For the past 8 months it has been part of my job to stand in the crown room at Edinburgh Castle informing people about the rich history of the Scottish Crown Jewels as well as making sure nobody tries to steal them.
In awe of the craftsmanship that went into the crown I decided that I would attempt to follow in the footsteps of the royal goldsmith, John Mosman and attempt to make my very own crown…in the form of cake!
I love bananas, I love toffee, I love cream and I love biscuits.
Therefore to the man that invented the banoffee pie, I salute you.
I remember that banoffee pie along with ‘fairy’ cakes was one of the first desserts that I was allowed to make on my own when I was a kid. My mum could safely leave me with all of the ingredients and allow me to get on, without the fear of me setting fire to the kitchen, or myself. I used to love bashing up the digestives to make my base and layering on the banana slices in a pretty spiral pattern.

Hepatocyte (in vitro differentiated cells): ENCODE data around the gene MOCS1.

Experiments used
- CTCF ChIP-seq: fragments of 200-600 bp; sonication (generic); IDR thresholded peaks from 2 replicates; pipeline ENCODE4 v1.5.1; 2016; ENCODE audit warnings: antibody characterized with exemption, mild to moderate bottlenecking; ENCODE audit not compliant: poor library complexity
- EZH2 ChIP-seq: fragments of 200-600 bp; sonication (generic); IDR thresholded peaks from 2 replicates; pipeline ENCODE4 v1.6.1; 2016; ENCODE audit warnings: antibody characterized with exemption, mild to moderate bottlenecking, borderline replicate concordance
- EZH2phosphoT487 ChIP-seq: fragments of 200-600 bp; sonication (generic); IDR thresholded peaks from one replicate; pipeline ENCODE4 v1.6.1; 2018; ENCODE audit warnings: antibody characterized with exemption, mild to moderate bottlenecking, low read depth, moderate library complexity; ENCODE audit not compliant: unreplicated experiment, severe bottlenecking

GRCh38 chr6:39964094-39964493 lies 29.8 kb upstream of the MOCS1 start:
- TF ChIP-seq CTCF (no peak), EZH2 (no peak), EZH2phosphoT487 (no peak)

I have to say that I surprised myself with this pudding. I’m not usually a massive fan of cooked fruit desserts, but boy oh boy was this good. It wasn’t too sweet and had plenty of crumble to go with the filling. In my opinion achieving the correct crumble to fruit ratio is always very important- the more crumble the better I say!
When you think of a classic British dessert, sticky toffee pudding will always be one of those that springs to mind. For a long time now it has always been my go to pudding after a pub lunch; Scampi and chips followed by sticky toffee pudding…stodge heaven.
The recipe is taken from an article in The Guardian entitled, ‘How to cook the prefect sticky toffee pudding’ which I thought sounded promising. I had never actually made it myself before and while I was conflicted as to whether or not to include dates. In the end I decided it was best for my first attempt to stay as true to the original recipe as possible, so dates it was.
It may surprise you to know that for a long time brownies were my nemesis, and I can explain why…
I know where I stand with a cake. For a basic sponge, the method is always the same and most importantly, it is obvious what the end result is meant to be like. But with brownies, some are meant to be chewy, some are meant to be gooey and some are meant to be cakey! To achieve this some recipes require you to whip up the eggs and sugar into an eggy mouse and then pour in the melted chocolate/butter. Others do it the other way round and just get you to add everything in to the chocolate and butter once it has melted.
There are just too many different methods/end results for my liking!